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Weekly Commentary - 13 July 2021

Weekly Market Commentary




The reflation trade reversed further last week with cyclicals underperforming the rally in growth sectors


US equities rallied strongly on Friday, bringing the index to a fresh high. Below the surface there has been a significant rotation away from cyclical sectors (banks and energy) into technology names, as the reflation trade continues its reversal. The all-important US 10-year Treasury has moved from its recent lows but is still back at levels last seen in the first quarter of this year.


This week sees the US Consumer Price Index (CPI) release and a large Treasury auction which will test the drivers of the recent rally


This week will see a smorgasbord of data releases, with the US CPI on Tuesday being the main highlight. Over the last few weeks, despite signs of near-term inflationary pressure, longer-term estimated levels of inflation have plummeted. This week’s inflation number will be an important test of whether some of the sub-components that have led to shorter-term price increases, such as used cars and trucks, are slowing. The current drivers of inflation have been relatively narrow, including items which are coming from a low base last year such as airfares. Investors will be watching closely for signs that inflationary pressures are filtering into other areas, such as rents. What is happening in the sub-indices is arguably more important than the headline data in this month’s release.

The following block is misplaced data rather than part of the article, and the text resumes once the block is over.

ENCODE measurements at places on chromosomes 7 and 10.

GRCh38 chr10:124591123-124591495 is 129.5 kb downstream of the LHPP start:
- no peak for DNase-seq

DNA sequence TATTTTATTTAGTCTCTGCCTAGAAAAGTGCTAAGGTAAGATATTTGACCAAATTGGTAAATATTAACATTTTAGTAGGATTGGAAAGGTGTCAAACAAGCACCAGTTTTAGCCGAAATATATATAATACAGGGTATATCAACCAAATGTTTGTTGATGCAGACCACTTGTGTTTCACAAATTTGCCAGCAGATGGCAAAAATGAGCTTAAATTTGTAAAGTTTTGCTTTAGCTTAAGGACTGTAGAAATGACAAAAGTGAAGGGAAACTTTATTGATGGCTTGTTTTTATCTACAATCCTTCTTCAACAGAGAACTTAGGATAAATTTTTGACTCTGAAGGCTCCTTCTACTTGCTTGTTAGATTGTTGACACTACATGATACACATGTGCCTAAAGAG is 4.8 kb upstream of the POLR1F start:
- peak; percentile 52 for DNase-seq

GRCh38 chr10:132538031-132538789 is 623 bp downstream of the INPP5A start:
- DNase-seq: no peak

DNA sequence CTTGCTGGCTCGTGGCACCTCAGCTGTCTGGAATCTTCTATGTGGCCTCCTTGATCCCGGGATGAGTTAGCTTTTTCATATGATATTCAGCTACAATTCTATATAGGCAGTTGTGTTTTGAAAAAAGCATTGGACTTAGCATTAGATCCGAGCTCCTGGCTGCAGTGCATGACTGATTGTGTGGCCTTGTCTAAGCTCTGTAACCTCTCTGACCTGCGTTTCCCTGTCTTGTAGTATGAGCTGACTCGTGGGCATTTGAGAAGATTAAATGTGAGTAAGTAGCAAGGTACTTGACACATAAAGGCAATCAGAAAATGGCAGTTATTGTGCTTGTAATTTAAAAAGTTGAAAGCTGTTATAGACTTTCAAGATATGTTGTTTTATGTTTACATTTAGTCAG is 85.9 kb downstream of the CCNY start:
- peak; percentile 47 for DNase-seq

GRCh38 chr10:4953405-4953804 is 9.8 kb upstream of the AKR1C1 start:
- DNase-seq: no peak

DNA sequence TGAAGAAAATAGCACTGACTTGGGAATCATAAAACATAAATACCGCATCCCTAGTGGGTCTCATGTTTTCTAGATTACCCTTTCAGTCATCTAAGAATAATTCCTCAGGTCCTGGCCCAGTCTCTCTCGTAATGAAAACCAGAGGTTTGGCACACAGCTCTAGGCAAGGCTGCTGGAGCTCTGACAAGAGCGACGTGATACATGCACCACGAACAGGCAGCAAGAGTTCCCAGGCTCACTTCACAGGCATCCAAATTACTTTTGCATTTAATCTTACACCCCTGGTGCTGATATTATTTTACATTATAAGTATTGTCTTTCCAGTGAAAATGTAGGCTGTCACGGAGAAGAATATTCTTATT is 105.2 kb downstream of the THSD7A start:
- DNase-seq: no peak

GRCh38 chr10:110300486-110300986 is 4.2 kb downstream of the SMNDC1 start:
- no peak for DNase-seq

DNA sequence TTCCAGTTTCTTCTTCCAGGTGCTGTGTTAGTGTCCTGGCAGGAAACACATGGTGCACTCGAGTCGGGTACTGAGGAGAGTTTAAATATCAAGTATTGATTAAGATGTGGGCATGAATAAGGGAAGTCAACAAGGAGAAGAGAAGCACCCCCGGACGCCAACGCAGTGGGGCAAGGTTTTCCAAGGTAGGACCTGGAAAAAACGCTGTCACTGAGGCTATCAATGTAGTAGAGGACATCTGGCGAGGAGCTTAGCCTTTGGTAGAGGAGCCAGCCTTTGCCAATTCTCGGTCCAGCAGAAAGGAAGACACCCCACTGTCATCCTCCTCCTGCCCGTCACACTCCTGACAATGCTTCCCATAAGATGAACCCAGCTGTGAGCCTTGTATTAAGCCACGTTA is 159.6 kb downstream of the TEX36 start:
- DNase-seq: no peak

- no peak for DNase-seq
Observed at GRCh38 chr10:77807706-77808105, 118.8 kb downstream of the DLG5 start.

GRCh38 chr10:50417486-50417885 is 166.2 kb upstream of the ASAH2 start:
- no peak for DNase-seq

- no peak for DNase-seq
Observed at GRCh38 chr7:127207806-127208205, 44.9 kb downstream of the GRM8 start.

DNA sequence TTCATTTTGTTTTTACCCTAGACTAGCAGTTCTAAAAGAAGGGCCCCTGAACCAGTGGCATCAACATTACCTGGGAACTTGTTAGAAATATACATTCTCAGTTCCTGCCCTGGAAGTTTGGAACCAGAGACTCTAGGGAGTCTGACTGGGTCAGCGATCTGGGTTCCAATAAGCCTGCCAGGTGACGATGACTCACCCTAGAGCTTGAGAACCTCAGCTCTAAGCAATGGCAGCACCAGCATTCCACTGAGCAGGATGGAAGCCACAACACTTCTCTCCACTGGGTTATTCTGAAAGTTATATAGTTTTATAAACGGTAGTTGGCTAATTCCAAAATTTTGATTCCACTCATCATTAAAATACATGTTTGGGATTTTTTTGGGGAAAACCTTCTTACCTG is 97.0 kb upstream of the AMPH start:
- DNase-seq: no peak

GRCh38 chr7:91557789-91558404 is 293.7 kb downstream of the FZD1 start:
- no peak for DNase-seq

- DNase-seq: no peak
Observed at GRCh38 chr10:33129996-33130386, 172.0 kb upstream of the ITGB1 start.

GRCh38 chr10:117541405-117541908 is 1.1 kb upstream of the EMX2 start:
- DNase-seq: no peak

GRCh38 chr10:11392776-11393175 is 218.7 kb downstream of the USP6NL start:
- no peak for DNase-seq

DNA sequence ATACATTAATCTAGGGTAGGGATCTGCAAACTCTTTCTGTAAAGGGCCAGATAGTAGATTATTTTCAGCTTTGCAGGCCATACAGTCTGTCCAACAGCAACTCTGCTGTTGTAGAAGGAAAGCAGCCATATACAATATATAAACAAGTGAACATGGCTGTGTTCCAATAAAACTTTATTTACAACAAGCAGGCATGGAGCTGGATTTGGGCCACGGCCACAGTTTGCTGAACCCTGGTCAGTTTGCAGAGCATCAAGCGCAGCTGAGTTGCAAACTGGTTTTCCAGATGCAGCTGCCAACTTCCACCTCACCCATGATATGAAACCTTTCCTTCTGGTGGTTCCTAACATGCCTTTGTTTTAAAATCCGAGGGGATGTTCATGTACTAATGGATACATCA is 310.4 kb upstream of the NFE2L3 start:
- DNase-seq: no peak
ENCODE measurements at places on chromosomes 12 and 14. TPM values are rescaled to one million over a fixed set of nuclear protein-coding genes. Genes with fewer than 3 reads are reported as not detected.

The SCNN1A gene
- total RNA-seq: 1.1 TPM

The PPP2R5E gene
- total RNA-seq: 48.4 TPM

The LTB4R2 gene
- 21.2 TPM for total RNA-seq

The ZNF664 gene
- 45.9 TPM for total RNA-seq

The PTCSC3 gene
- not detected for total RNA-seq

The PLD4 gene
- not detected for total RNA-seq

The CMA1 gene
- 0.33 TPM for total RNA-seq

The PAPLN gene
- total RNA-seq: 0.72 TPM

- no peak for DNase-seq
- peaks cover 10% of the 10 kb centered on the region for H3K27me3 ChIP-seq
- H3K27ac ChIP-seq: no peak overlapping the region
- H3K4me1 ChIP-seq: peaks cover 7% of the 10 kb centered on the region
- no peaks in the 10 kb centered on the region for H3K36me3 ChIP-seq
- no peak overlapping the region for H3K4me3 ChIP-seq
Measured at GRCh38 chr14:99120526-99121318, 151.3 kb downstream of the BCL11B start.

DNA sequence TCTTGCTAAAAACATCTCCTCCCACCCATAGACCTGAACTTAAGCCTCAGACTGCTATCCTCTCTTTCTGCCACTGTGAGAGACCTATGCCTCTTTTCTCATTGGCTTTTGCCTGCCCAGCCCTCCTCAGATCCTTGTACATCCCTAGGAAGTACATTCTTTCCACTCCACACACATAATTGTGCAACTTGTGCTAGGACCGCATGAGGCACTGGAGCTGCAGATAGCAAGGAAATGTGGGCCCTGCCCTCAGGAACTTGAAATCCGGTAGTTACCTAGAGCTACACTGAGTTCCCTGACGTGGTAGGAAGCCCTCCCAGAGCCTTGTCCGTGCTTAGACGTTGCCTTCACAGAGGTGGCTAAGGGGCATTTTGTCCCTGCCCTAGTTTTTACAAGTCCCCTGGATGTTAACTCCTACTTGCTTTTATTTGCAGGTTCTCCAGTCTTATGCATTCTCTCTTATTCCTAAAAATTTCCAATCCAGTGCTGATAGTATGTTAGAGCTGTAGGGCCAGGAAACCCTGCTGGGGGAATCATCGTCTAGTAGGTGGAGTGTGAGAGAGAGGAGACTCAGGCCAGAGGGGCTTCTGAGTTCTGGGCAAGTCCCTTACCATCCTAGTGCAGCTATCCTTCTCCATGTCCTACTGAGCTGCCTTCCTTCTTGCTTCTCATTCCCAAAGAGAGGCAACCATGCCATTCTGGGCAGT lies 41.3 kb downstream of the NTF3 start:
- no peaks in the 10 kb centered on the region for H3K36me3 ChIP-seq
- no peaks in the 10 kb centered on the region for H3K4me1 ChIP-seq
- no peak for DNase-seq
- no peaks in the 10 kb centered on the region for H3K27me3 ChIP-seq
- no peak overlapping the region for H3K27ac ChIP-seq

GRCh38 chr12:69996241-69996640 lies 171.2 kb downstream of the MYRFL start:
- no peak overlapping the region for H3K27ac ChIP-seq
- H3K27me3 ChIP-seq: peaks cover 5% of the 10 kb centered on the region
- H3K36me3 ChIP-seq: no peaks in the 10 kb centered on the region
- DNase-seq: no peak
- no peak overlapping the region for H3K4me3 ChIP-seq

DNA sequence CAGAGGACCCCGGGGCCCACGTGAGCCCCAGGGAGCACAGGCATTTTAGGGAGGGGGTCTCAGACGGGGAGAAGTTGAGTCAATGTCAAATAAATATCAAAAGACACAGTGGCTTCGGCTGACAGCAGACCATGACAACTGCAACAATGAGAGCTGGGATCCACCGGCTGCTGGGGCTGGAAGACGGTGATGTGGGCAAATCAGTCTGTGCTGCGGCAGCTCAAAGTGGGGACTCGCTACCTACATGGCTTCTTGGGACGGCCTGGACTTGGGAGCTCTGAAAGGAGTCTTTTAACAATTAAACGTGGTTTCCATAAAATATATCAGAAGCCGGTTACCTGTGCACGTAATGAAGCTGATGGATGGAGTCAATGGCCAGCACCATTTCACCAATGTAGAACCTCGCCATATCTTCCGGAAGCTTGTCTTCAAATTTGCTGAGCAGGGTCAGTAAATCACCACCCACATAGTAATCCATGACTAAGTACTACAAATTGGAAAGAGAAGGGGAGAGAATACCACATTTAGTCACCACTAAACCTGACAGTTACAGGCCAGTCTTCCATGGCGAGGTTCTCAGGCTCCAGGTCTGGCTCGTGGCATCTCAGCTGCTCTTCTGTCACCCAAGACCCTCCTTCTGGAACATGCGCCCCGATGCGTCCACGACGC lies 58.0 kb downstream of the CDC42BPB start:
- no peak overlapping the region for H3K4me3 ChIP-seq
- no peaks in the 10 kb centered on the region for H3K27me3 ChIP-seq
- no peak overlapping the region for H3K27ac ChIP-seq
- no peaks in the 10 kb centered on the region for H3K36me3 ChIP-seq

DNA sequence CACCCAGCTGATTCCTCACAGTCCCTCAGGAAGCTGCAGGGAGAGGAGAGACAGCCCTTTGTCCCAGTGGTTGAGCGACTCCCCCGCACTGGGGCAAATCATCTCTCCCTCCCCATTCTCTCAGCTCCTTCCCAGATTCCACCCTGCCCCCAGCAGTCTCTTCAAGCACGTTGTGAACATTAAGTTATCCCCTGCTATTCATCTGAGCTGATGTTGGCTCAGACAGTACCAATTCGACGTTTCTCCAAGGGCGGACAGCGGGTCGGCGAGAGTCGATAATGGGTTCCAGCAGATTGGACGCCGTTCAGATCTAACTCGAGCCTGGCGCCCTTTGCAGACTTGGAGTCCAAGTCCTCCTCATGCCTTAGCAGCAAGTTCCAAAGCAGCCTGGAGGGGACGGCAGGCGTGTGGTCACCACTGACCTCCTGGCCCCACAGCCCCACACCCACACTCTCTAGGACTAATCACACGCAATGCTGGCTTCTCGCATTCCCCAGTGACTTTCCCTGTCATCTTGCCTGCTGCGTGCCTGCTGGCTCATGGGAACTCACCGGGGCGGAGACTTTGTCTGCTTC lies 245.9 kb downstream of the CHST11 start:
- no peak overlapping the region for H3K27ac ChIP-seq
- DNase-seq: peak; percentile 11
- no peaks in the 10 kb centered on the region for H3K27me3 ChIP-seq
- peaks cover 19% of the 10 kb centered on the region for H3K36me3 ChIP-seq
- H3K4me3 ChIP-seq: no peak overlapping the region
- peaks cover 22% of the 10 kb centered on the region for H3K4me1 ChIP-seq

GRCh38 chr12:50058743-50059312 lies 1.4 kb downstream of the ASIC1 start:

In seeking to explain the current rally in Treasuries, investors have pointed either to technical imbalances in the Treasury market or the death of the reflation trade. The technical argument will be tested this week when we finally see a large amount of Treasury supply come on to the market after a dearth of issuance since 24 June. In that interim period, we have seen a large amount of US Federal Reserve bond buying which has undoubtedly helped the drive lower in yields, whether or not the market happily absorbs this week’s $120bn1 will help answer whether the recent rally has been technical or more fundamentally linked to inflation expectations.


US earnings season begins this week with markets closely watching management guidance for the rest of the year


This week also sees the start of the US Q2 earnings season with, as is tradition, US financials leading the way. This will be another quarter impacted by base effects so we expect earnings increases well above 50% year on year in many sectors. Industrials and Consumer Discretionary, hard hit by the pandemic, are expected to lead the way on a sectoral basis but investors will be closely watching the management forecasts for the rest of the year to determine share price direction.


1Bloomberg, 16 December 2020 (


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